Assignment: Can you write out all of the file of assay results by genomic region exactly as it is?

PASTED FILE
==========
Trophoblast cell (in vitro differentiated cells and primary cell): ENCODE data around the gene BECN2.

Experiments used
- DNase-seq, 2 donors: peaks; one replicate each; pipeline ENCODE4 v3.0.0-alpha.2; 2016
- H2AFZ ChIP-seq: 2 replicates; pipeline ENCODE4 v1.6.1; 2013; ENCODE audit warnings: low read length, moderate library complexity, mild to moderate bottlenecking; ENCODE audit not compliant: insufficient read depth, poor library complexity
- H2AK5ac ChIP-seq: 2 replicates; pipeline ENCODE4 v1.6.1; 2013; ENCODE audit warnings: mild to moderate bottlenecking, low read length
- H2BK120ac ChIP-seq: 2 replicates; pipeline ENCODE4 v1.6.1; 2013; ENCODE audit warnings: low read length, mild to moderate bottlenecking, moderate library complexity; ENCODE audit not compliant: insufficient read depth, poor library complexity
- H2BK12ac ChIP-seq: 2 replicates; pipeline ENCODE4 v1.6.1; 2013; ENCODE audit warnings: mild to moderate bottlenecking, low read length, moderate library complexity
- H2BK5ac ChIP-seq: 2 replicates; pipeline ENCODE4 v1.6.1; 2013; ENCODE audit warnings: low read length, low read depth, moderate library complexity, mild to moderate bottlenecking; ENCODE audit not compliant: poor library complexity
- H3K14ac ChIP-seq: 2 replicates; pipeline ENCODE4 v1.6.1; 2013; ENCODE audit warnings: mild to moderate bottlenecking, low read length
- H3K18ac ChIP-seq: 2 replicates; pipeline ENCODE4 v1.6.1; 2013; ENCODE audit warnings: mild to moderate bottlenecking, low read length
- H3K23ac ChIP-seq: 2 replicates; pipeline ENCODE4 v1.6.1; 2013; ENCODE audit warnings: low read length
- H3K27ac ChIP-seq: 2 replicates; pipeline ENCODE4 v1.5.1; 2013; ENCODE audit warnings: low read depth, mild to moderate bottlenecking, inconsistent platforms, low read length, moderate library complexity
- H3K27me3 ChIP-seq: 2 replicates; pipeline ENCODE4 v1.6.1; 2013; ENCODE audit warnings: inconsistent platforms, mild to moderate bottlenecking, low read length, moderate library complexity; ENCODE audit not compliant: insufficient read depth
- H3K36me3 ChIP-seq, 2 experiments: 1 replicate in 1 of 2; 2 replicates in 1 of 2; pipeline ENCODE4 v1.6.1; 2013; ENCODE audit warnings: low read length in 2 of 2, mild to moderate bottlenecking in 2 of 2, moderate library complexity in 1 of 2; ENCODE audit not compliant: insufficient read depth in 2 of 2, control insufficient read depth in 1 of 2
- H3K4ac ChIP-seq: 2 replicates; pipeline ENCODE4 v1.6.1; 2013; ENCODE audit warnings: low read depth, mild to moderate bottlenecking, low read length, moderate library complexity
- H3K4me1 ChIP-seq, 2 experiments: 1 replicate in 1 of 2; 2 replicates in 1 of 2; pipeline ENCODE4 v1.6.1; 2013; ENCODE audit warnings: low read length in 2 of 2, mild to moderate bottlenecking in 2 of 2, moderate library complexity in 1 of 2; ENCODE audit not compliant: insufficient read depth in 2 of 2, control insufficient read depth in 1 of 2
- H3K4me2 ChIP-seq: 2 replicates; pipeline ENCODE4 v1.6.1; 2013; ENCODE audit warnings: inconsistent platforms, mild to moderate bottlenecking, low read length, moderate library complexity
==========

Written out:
Trophoblast cell (in vitro differentiated cells and primary cell): ENCODE data around the gene BECN2.

Experiments used
- DNase-seq, 2 donors: peaks; one replicate each; pipeline ENCODE4 v3.0.0-alpha.2; 2016
- H2AFZ ChIP-seq: 2 replicates; pipeline ENCODE4 v1.6.1; 2013; ENCODE audit warnings: low read length, moderate library complexity, mild to moderate bottlenecking; ENCODE audit not compliant: insufficient read depth, poor library complexity
- H2AK5ac ChIP-seq: 2 replicates; pipeline ENCODE4 v1.6.1; 2013; ENCODE audit warnings: mild to moderate bottlenecking, low read length
- H2BK120ac ChIP-seq: 2 replicates; pipeline ENCODE4 v1.6.1; 2013; ENCODE audit warnings: low read length, mild to moderate bottlenecking, moderate library complexity; ENCODE audit not compliant: insufficient read depth, poor library complexity
- H2BK12ac ChIP-seq: 2 replicates; pipeline ENCODE4 v1.6.1; 2013; ENCODE audit warnings: mild to moderate bottlenecking, low read length, moderate library complexity
- H2BK5ac ChIP-seq: 2 replicates; pipeline ENCODE4 v1.6.1; 2013; ENCODE audit warnings: low read length, low read depth, moderate library complexity, mild to moderate bottlenecking; ENCODE audit not compliant: poor library complexity
- H3K14ac ChIP-seq: 2 replicates; pipeline ENCODE4 v1.6.1; 2013; ENCODE audit warnings: mild to moderate bottlenecking, low read length
- H3K18ac ChIP-seq: 2 replicates; pipeline ENCODE4 v1.6.1; 2013; ENCODE audit warnings: mild to moderate bottlenecking, low read length
- H3K23ac ChIP-seq: 2 replicates; pipeline ENCODE4 v1.6.1; 2013; ENCODE audit warnings: low read length
- H3K27ac ChIP-seq: 2 replicates; pipeline ENCODE4 v1.5.1; 2013; ENCODE audit warnings: low read depth, mild to moderate bottlenecking, inconsistent platforms, low read length, moderate library complexity
- H3K27me3 ChIP-seq: 2 replicates; pipeline ENCODE4 v1.6.1; 2013; ENCODE audit warnings: inconsistent platforms, mild to moderate bottlenecking, low read length, moderate library complexity; ENCODE audit not compliant: insufficient read depth
- H3K36me3 ChIP-seq, 2 experiments: 1 replicate in 1 of 2; 2 replicates in 1 of 2; pipeline ENCODE4 v1.6.1; 2013; ENCODE audit warnings: low read length in 2 of 2, mild to moderate bottlenecking in 2 of 2, moderate library complexity in 1 of 2; ENCODE audit not compliant: insufficient read depth in 2 of 2, control insufficient read depth in 1 of 2
- H3K4ac ChIP-seq: 2 replicates; pipeline ENCODE4 v1.6.1; 2013; ENCODE audit warnings: low read depth, mild to moderate bottlenecking, low read length, moderate library complexity
- H3K4me1 ChIP-seq, 2 experiments: 1 replicate in 1 of 2; 2 replicates in 1 of 2; pipeline ENCODE4 v1.6.1; 2013; ENCODE audit warnings: low read length in 2 of 2, mild to moderate bottlenecking in 2 of 2, moderate library complexity in 1 of 2; ENCODE audit not compliant: insufficient read depth in 2 of 2, control insufficient read depth in 1 of 2
- H3K4me2 ChIP-seq: 2 replicates; pipeline ENCODE4 v1.6.1; 2013; ENCODE audit warnings: inconsistent platforms, mild to moderate bottlenecking, low read length, moderate library complexity